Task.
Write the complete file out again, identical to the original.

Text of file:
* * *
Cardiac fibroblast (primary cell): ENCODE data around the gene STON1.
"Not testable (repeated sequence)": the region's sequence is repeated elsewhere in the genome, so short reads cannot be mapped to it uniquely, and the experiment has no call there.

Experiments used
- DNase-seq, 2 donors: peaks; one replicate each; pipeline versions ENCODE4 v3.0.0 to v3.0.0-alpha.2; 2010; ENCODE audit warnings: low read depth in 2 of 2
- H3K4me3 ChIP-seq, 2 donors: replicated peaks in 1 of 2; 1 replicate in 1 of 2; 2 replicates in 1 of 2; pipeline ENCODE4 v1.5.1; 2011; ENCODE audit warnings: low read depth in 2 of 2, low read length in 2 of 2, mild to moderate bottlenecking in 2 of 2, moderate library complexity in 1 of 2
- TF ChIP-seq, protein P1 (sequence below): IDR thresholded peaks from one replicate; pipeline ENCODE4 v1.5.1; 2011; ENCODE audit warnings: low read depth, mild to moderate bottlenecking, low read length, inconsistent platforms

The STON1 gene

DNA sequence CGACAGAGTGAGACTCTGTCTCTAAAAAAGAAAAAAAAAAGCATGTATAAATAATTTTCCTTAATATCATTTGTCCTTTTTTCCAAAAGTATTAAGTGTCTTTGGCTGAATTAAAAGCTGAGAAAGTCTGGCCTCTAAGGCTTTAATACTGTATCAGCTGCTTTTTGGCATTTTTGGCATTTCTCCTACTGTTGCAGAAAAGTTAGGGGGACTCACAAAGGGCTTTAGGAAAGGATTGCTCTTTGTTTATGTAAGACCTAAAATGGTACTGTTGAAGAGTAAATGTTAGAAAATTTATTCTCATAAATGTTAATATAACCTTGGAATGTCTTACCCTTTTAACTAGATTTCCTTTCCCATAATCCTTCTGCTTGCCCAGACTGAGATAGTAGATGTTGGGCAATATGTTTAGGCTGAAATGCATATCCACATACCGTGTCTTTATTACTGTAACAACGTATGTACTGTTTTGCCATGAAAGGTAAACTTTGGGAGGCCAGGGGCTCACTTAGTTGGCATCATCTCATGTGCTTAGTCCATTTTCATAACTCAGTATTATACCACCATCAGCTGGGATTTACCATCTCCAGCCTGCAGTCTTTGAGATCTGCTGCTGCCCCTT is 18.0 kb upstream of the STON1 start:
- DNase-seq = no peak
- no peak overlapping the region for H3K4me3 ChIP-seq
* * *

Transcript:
Cardiac fibroblast (primary cell): ENCODE data around the gene STON1.
"Not testable (repeated sequence)": the region's sequence is repeated elsewhere in the genome, so short reads cannot be mapped to it uniquely, and the experiment has no call there.

Experiments used
- DNase-seq, 2 donors: peaks; one replicate each; pipeline versions ENCODE4 v3.0.0 to v3.0.0-alpha.2; 2010; ENCODE audit warnings: low read depth in 2 of 2
- H3K4me3 ChIP-seq, 2 donors: replicated peaks in 1 of 2; 1 replicate in 1 of 2; 2 replicates in 1 of 2; pipeline ENCODE4 v1.5.1; 2011; ENCODE audit warnings: low read depth in 2 of 2, low read length in 2 of 2, mild to moderate bottlenecking in 2 of 2, moderate library complexity in 1 of 2
- TF ChIP-seq, protein P1 (sequence below): IDR thresholded peaks from one replicate; pipeline ENCODE4 v1.5.1; 2011; ENCODE audit warnings: low read depth, mild to moderate bottlenecking, low read length, inconsistent platforms

The STON1 gene

DNA sequence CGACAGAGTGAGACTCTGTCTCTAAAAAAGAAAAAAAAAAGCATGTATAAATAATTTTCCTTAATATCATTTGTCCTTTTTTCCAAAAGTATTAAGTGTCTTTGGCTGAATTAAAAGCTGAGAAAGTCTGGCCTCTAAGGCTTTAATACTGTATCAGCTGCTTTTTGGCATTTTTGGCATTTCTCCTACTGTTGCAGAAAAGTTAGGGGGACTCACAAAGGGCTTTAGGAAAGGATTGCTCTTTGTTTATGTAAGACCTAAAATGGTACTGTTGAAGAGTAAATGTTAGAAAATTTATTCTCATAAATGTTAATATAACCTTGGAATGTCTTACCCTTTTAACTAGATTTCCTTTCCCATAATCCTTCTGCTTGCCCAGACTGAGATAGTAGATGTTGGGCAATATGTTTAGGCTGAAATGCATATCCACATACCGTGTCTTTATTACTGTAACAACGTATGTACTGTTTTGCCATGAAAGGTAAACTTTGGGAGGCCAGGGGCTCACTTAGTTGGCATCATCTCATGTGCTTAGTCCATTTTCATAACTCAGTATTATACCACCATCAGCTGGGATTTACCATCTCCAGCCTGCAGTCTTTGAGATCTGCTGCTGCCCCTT is 18.0 kb upstream of the STON1 start:
- DNase-seq = no peak
- no peak overlapping the region for H3K4me3 ChIP-seq